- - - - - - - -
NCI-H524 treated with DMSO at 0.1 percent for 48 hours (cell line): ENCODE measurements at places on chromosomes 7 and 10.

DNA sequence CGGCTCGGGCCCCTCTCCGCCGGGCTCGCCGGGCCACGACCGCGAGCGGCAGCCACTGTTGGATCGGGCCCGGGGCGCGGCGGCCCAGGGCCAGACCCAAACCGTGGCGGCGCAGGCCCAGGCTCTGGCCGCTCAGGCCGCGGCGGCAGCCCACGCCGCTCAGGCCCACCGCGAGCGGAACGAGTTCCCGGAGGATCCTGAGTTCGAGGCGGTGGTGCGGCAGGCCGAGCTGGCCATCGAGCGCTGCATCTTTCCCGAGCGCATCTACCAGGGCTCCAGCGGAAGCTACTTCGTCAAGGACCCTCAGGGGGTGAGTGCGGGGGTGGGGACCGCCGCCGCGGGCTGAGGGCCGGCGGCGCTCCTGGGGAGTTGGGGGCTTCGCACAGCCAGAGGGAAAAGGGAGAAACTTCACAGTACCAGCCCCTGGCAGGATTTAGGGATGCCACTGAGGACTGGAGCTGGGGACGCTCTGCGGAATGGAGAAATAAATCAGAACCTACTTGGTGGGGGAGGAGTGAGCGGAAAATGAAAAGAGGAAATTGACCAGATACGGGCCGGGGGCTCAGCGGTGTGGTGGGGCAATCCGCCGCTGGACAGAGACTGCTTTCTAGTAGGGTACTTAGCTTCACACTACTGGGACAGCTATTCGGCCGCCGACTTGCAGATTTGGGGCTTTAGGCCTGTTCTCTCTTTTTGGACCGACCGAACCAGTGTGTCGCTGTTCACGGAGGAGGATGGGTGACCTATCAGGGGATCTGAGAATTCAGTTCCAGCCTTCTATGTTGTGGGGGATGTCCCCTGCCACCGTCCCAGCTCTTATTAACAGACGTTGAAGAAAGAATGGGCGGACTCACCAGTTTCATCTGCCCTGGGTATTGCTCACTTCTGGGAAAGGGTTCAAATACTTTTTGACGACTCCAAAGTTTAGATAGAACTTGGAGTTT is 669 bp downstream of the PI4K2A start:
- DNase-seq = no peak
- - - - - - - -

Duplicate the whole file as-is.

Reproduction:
NCI-H524 treated with DMSO at 0.1 percent for 48 hours (cell line): ENCODE measurements at places on chromosomes 7 and 10.

DNA sequence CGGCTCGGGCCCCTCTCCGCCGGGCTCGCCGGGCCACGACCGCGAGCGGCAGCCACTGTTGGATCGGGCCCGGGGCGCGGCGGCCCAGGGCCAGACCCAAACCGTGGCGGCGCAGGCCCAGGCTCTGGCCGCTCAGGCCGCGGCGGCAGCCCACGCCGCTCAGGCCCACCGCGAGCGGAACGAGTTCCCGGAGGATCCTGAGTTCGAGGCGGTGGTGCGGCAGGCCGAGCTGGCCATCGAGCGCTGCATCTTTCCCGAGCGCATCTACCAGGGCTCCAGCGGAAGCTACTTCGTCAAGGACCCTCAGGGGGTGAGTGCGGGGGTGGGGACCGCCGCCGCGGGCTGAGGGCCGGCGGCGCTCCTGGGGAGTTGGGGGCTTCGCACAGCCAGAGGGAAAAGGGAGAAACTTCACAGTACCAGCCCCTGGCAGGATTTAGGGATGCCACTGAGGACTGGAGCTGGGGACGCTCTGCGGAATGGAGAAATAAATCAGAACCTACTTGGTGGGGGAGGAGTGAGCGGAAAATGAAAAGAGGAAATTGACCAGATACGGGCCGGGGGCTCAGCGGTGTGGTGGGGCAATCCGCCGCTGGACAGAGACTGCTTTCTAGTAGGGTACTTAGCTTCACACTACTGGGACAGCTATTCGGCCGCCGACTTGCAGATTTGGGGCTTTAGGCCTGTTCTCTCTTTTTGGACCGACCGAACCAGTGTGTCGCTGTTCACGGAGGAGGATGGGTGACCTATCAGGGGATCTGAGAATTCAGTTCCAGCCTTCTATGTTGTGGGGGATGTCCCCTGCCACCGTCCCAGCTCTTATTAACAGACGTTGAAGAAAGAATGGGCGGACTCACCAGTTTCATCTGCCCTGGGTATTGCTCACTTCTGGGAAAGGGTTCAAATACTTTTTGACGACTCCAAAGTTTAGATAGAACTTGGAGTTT is 669 bp downstream of the PI4K2A start:
- DNase-seq = no peak